Occupational sex-segregation, specialized human capital and wages: evidence from Britain
20 May 2013
Female-dominated occupations are poorly paid, but there is disagreement about why. Sociological explanations argue that pay in such occupations is low because society undervalues ‘women’s work’, while economic theory argues that this is due to scant requirements for specialized skills. This article sheds light over these debates by examining the impact of occupational feminization on wages in Britain and exploring the mechanisms that produce it, using innovative statistical models that account for both observable and unobservable skill. Results confirm that occupational sex-segregation explains a sizeable portion of the gender wage gap and that wages in female-dominated occupations are lower than wages in other occupations. Inconsistent with human capital theory, low pay in female-dominated occupations cannot be explained fully by low skill specialization or by observable or unobservable characteristics of their workers. Remaining wage penalties in such occupations are consequently taken as evidence of institutional devaluation of ‘women’s work’.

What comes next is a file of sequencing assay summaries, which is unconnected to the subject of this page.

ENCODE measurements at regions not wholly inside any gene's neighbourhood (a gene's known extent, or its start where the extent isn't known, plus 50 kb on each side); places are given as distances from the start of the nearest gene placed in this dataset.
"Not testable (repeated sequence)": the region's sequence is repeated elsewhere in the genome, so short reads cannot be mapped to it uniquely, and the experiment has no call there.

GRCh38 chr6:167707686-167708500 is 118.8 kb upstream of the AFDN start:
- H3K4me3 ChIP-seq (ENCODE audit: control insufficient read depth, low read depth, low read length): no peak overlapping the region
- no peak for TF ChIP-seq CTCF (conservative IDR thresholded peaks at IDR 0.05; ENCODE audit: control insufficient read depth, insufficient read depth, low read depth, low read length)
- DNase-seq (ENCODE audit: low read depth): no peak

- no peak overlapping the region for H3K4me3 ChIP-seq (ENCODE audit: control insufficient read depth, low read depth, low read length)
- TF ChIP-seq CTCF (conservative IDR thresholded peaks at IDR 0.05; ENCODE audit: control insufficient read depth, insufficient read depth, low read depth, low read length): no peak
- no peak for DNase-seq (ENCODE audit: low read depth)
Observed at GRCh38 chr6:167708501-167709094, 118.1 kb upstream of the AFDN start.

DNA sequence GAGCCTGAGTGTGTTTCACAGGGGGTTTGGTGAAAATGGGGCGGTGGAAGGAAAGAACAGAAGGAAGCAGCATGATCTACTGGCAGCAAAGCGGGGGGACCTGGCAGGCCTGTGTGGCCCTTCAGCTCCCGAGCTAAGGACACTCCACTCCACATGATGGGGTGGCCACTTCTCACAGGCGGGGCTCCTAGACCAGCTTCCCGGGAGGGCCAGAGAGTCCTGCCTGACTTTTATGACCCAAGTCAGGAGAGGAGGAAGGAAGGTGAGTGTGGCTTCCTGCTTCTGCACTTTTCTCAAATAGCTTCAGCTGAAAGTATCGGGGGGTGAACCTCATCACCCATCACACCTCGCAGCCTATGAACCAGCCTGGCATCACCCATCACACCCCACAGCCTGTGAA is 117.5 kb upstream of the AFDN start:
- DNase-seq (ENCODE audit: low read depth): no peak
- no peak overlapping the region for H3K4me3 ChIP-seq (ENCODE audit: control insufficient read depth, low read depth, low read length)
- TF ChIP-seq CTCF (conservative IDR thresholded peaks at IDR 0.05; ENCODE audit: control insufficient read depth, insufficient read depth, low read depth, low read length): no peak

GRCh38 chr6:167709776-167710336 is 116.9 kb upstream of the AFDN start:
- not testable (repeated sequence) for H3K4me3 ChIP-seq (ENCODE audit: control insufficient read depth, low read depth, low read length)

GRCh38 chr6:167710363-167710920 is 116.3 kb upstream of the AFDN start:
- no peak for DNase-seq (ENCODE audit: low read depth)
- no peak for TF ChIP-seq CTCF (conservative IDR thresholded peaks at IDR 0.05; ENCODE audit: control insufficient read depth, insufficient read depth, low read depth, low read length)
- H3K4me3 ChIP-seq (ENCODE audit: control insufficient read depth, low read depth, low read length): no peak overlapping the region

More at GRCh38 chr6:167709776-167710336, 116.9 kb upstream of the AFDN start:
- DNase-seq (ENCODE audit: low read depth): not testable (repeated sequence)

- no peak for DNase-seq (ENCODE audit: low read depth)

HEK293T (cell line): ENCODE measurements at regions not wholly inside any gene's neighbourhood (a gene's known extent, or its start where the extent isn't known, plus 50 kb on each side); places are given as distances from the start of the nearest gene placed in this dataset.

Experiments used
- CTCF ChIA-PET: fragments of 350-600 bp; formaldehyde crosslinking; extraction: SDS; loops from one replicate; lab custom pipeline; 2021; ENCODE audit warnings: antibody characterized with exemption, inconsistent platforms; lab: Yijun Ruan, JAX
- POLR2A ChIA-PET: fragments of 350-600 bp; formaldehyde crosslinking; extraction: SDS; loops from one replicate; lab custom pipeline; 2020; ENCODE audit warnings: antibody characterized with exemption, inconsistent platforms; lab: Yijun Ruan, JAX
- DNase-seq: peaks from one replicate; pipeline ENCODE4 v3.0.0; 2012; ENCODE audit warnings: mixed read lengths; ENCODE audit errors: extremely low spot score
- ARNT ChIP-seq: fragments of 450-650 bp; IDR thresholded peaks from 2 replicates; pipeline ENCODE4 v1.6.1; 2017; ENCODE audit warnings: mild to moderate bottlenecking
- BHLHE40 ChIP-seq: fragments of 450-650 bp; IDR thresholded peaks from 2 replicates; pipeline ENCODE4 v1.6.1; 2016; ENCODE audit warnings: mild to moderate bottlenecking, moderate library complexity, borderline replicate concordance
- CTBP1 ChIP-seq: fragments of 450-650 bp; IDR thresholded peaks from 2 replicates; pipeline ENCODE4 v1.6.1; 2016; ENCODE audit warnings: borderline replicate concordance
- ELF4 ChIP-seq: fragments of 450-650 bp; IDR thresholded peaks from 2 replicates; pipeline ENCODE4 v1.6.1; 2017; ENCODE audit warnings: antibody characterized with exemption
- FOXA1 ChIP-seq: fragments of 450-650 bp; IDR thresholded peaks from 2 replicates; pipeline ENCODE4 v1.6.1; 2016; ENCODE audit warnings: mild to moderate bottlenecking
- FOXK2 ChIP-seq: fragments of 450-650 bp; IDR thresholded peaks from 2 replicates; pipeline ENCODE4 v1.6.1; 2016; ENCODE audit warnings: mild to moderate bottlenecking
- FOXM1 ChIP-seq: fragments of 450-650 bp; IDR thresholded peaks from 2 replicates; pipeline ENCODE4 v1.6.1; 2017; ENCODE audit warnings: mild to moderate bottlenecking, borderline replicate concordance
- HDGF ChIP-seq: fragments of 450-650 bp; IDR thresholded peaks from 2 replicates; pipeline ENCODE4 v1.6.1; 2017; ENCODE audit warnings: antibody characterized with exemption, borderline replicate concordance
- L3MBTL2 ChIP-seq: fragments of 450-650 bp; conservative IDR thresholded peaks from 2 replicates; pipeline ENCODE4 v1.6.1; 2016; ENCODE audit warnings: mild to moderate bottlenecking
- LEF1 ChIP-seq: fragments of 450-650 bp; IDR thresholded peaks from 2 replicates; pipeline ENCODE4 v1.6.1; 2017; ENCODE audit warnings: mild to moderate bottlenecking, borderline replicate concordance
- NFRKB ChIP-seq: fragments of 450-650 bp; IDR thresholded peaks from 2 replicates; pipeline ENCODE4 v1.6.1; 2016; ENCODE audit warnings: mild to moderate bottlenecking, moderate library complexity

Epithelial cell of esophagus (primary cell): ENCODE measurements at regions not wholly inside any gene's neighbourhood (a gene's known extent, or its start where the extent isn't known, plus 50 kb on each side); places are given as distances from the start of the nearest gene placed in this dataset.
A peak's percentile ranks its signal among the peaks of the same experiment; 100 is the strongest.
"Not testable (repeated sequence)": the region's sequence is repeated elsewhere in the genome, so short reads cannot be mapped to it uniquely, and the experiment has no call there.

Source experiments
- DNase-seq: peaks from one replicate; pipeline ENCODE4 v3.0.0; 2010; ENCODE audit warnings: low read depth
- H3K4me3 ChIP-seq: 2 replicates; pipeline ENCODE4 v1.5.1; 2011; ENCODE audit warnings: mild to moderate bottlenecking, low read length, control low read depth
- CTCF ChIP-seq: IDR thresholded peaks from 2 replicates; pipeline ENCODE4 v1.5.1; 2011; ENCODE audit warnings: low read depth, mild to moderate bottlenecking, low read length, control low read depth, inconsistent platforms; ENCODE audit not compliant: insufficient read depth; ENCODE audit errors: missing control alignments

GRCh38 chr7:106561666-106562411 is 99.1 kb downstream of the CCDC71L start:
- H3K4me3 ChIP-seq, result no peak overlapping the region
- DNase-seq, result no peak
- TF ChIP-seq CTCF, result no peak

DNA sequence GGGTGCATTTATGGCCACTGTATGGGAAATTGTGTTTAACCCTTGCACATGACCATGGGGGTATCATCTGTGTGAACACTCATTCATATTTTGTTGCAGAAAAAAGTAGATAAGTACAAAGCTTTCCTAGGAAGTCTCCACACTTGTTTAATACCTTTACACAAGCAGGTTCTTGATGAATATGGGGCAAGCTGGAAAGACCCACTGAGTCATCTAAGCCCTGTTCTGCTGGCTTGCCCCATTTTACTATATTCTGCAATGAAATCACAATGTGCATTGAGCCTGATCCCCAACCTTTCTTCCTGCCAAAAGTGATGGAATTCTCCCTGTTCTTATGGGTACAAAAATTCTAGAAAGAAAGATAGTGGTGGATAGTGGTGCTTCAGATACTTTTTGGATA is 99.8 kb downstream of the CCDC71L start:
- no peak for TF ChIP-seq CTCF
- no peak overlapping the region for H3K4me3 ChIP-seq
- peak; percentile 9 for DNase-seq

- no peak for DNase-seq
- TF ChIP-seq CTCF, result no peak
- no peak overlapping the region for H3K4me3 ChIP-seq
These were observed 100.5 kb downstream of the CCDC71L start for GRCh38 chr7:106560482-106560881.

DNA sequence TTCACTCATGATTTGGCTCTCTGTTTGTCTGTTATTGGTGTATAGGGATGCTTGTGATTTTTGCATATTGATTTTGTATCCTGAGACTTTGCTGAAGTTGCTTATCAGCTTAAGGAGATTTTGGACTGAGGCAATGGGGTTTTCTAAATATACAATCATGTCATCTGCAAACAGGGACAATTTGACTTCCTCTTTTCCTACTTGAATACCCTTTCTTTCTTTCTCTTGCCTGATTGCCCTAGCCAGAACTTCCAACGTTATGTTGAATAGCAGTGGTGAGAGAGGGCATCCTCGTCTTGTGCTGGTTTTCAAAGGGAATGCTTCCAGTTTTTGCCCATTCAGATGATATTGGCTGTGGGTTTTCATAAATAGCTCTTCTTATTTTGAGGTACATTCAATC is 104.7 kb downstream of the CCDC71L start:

Work, Employment and Society
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